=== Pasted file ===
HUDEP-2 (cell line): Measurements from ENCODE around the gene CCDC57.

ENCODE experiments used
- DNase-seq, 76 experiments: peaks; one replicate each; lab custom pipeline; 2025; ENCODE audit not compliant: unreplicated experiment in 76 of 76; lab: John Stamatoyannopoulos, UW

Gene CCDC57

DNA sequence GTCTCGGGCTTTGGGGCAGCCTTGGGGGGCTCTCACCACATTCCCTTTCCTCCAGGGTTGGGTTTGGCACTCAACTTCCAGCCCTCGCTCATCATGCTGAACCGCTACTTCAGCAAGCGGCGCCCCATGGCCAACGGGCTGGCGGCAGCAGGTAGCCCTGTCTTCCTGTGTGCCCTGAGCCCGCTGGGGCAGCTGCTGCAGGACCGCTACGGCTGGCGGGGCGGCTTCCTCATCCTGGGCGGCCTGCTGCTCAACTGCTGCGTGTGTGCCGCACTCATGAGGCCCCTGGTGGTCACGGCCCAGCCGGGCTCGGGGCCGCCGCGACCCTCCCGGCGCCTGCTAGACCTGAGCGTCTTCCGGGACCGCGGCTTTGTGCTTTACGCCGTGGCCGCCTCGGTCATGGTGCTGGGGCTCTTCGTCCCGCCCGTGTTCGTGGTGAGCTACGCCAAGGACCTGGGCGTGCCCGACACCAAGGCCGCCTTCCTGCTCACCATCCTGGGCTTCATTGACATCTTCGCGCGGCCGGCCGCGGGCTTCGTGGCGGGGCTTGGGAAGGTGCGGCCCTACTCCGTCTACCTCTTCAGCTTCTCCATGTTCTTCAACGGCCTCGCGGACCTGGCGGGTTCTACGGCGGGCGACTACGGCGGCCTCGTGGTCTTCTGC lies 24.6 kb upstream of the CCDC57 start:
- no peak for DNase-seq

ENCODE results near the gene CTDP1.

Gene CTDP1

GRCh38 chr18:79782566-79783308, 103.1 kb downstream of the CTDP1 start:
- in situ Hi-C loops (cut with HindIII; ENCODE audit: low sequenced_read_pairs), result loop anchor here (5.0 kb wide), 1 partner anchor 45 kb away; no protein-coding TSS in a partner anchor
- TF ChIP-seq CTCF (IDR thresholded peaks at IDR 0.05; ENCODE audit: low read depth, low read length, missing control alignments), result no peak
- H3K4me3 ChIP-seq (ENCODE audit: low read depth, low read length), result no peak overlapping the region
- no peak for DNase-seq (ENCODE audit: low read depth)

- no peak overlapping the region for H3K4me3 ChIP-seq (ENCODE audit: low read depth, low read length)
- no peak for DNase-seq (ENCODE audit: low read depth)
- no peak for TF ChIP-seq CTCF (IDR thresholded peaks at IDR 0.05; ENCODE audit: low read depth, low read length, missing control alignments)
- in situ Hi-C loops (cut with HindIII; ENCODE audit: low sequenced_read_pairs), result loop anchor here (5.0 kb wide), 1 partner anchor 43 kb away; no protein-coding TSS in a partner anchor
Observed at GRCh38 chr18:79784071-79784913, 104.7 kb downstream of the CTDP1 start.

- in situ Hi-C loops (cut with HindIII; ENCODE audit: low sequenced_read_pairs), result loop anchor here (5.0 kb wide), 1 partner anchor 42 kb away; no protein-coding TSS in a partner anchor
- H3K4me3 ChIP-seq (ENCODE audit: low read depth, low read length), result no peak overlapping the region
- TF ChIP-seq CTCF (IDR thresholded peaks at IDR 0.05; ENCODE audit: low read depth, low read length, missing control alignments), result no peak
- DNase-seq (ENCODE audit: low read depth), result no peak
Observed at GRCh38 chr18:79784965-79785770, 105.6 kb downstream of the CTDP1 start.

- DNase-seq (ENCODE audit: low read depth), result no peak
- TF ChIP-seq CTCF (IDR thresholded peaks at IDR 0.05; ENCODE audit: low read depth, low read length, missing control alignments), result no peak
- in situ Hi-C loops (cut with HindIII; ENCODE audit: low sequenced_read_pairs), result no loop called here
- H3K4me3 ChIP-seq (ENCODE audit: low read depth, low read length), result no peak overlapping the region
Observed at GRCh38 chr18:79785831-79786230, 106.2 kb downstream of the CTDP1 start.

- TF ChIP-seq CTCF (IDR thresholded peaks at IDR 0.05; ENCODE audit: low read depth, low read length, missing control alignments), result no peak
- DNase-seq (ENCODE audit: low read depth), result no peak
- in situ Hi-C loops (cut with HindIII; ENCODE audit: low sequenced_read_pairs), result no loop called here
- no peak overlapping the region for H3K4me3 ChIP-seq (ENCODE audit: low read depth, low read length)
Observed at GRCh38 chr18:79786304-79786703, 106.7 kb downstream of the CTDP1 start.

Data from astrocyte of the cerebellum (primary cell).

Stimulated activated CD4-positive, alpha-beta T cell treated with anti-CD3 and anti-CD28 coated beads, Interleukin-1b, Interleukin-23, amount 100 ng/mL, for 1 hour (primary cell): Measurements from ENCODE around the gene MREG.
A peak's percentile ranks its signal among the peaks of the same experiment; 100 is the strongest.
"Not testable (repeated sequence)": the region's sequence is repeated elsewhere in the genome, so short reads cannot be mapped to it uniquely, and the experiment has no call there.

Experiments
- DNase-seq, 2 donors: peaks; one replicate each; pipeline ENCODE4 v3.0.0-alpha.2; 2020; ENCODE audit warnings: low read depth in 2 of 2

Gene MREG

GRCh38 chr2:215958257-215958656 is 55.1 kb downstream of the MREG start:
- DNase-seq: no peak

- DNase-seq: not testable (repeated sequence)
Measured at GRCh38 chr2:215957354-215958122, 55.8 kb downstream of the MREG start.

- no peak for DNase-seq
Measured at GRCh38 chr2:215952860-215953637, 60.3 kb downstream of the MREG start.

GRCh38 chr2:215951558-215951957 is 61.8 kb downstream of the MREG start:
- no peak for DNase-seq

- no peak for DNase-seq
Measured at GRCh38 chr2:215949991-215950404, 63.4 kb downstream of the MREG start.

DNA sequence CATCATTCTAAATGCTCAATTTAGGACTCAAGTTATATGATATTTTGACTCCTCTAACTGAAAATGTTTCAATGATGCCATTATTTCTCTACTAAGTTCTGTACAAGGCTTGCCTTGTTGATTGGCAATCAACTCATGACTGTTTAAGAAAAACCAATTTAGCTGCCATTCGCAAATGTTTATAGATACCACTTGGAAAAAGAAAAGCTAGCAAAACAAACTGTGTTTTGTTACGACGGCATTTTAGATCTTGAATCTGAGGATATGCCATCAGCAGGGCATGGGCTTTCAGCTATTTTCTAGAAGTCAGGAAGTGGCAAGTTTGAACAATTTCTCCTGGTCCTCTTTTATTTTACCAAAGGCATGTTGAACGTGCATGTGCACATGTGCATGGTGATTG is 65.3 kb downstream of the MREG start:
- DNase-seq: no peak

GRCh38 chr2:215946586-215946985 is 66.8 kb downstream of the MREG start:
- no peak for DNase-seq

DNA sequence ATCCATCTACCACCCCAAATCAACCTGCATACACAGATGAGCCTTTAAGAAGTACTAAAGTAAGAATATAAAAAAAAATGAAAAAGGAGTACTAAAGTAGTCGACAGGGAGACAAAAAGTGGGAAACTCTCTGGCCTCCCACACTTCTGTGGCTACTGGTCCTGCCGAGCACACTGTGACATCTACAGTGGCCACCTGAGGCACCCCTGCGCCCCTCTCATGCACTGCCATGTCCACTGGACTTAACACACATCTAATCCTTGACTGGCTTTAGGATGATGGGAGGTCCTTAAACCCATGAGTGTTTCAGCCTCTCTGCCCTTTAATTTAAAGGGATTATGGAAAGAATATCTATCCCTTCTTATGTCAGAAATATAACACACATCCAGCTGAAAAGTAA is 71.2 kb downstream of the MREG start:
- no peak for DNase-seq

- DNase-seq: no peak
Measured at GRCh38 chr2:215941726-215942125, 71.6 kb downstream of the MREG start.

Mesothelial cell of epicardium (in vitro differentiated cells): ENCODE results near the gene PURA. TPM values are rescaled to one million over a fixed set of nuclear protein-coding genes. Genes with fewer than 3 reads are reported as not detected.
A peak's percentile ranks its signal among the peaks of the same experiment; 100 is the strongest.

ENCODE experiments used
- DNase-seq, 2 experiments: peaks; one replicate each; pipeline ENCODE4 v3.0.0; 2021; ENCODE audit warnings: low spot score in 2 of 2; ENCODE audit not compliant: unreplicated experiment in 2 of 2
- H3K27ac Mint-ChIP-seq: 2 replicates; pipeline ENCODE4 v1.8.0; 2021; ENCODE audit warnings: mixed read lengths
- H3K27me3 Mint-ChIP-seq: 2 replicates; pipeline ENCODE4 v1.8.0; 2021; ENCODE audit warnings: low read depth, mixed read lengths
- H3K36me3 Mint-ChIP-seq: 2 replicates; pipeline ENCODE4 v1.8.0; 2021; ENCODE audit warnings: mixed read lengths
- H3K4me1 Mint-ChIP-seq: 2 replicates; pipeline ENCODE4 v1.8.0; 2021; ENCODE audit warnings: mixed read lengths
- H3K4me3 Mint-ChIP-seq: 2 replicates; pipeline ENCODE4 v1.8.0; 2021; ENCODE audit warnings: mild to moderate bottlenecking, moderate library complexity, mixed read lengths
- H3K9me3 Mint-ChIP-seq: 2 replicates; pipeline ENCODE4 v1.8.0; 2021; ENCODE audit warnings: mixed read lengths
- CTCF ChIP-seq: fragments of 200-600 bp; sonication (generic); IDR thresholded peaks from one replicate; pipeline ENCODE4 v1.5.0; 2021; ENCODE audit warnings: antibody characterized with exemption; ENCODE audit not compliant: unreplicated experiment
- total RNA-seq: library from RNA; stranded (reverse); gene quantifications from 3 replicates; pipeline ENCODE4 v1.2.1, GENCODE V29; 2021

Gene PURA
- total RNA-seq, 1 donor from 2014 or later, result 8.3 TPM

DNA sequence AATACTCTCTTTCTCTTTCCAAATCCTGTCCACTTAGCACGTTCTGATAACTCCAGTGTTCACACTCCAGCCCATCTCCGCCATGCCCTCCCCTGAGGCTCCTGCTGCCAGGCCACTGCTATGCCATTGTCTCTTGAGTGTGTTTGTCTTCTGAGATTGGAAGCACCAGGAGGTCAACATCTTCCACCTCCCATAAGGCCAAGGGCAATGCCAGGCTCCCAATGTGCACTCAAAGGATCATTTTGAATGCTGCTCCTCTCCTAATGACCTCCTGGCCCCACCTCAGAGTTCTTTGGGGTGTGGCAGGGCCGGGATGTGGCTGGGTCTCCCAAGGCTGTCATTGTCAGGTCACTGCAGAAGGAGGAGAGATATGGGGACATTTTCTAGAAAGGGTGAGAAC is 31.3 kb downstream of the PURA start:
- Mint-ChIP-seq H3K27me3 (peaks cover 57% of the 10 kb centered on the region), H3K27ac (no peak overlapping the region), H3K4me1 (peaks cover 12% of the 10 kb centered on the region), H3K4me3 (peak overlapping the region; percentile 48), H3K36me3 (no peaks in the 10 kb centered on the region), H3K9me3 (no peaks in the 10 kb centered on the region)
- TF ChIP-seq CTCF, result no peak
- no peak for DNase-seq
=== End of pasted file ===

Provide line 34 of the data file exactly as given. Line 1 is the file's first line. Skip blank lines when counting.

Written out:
Data from astrocyte of the cerebellum (primary cell).